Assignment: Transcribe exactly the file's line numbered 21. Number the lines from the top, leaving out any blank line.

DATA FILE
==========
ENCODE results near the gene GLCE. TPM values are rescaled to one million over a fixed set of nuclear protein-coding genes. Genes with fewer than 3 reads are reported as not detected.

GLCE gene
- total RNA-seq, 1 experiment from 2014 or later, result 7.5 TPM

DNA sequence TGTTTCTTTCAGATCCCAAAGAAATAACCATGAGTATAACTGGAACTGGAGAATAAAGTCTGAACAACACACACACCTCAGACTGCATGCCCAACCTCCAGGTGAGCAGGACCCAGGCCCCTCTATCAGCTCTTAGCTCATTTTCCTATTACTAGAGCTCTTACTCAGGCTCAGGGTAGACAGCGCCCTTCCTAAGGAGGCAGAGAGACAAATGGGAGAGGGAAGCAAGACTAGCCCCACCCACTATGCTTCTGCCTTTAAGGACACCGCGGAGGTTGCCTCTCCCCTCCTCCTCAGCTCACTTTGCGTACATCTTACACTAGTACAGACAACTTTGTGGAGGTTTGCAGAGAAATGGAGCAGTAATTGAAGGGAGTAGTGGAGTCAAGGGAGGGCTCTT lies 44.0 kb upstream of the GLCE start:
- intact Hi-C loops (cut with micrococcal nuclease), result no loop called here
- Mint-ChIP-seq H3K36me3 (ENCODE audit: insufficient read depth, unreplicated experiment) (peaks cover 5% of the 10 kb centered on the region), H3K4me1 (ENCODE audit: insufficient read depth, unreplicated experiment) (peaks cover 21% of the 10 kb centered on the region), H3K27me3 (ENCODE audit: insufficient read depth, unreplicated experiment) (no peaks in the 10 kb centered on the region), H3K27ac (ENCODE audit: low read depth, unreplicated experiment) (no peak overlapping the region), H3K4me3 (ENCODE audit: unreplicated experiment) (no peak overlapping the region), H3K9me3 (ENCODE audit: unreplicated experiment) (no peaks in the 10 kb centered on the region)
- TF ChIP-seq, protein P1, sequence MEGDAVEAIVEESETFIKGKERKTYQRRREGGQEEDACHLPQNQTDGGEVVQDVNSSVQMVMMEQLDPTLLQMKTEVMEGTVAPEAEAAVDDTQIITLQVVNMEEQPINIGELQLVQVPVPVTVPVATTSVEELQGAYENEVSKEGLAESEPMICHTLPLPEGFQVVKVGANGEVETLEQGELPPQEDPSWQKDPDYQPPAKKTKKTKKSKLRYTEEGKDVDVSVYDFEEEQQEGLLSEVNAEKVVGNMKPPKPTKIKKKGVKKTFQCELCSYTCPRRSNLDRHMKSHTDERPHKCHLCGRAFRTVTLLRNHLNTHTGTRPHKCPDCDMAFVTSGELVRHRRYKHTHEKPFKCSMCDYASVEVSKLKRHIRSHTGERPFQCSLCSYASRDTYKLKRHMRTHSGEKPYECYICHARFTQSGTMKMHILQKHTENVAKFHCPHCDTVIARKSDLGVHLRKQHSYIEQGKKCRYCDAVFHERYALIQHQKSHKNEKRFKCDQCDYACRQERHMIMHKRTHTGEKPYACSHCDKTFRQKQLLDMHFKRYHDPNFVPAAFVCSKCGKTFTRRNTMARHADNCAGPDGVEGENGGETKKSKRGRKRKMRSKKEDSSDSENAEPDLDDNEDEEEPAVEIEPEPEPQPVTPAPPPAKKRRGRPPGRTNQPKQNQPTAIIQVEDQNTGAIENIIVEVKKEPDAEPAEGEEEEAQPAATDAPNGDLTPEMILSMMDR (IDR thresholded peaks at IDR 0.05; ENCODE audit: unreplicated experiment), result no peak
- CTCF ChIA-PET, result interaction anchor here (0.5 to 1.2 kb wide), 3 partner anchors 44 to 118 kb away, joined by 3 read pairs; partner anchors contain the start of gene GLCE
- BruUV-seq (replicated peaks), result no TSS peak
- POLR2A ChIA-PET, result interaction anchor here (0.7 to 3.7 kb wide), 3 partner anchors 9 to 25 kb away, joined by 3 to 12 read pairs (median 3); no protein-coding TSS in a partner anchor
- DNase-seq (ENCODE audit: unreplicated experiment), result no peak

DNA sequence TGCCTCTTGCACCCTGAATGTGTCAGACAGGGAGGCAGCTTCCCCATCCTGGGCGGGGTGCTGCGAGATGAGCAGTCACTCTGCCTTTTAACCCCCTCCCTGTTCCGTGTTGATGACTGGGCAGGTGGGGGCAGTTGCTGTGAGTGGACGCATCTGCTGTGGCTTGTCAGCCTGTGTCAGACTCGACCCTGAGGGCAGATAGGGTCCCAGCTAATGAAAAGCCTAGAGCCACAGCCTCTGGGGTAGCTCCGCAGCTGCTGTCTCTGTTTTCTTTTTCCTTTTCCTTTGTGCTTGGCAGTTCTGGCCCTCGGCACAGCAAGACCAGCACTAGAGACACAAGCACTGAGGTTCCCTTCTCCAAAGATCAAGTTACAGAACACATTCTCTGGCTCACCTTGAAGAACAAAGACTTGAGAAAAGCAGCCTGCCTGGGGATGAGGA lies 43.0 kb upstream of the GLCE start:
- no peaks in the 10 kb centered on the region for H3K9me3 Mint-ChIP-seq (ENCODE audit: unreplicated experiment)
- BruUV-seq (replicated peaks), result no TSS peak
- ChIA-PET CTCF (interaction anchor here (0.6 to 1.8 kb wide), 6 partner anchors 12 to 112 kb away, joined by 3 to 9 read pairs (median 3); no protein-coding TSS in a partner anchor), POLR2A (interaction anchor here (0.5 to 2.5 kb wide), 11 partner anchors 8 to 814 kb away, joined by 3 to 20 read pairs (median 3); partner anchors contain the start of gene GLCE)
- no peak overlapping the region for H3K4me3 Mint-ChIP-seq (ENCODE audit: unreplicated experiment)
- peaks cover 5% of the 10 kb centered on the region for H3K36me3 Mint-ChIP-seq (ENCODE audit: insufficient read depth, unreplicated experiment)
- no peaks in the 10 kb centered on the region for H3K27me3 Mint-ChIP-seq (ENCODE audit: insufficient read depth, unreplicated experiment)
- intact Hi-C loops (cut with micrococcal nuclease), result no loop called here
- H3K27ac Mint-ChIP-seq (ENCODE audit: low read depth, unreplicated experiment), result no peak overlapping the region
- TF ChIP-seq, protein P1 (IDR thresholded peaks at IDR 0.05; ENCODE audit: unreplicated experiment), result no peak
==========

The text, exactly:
- TF ChIP-seq, protein P1 (IDR thresholded peaks at IDR 0.05; ENCODE audit: unreplicated experiment), result no peak